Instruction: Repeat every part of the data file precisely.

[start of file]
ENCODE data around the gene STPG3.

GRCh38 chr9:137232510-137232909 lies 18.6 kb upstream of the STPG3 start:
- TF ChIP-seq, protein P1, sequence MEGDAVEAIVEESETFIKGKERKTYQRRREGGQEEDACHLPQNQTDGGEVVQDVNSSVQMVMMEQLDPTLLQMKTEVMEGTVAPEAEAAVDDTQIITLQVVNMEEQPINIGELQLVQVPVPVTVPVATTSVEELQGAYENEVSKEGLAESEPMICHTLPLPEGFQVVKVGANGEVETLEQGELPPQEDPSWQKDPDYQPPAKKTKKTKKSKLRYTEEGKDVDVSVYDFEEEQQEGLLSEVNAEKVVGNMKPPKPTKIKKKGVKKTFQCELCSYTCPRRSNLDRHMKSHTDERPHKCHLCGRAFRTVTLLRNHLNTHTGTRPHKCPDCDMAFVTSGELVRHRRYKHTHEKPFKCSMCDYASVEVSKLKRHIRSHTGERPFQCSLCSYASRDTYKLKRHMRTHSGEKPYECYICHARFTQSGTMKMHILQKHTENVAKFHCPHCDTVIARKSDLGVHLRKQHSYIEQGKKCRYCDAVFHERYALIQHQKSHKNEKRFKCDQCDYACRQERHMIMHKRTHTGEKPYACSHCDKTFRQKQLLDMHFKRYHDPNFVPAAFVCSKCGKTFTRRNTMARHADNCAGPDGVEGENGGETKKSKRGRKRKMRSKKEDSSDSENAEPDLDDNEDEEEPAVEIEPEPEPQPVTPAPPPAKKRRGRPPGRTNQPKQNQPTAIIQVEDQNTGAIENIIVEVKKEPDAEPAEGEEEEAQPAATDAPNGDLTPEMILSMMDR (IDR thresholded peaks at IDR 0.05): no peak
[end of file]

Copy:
ENCODE data around the gene STPG3.

GRCh38 chr9:137232510-137232909 lies 18.6 kb upstream of the STPG3 start:
- TF ChIP-seq, protein P1, sequence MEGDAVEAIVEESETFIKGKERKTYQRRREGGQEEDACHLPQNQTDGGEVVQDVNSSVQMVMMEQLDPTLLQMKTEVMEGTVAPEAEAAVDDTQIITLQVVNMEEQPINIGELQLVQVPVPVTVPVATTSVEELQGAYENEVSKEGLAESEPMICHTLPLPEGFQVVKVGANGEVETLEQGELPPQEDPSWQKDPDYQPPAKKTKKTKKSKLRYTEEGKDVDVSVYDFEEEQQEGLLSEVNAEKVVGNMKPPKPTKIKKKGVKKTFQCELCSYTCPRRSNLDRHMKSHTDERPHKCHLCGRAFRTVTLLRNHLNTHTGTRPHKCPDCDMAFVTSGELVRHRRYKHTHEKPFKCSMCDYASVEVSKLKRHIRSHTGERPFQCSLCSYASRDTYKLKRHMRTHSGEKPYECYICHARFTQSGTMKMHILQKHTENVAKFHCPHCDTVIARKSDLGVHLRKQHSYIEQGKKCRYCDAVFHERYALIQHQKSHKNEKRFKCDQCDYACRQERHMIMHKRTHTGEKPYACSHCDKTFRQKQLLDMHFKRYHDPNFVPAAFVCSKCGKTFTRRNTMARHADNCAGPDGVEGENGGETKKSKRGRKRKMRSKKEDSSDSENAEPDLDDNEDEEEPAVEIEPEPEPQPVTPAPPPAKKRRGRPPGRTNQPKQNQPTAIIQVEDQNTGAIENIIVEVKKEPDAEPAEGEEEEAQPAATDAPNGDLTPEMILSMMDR (IDR thresholded peaks at IDR 0.05): no peak